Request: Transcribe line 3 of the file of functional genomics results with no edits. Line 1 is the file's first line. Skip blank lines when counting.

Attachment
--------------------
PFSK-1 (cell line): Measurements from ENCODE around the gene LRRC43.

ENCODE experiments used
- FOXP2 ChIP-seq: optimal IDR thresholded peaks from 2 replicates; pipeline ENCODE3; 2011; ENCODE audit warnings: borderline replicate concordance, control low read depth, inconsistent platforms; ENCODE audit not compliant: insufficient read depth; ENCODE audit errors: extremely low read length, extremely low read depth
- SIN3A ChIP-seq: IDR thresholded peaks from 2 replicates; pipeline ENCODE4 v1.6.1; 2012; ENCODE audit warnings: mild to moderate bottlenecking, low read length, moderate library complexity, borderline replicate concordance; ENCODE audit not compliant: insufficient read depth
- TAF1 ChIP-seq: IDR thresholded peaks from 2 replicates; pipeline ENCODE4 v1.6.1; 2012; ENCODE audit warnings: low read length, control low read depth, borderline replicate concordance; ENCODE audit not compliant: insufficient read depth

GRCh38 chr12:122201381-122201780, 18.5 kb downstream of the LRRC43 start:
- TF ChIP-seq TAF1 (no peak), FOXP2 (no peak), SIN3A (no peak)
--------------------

- FOXP2 ChIP-seq: optimal IDR thresholded peaks from 2 replicates; pipeline ENCODE3; 2011; ENCODE audit warnings: borderline replicate concordance, control low read depth, inconsistent platforms; ENCODE audit not compliant: insufficient read depth; ENCODE audit errors: extremely low read length, extremely low read depth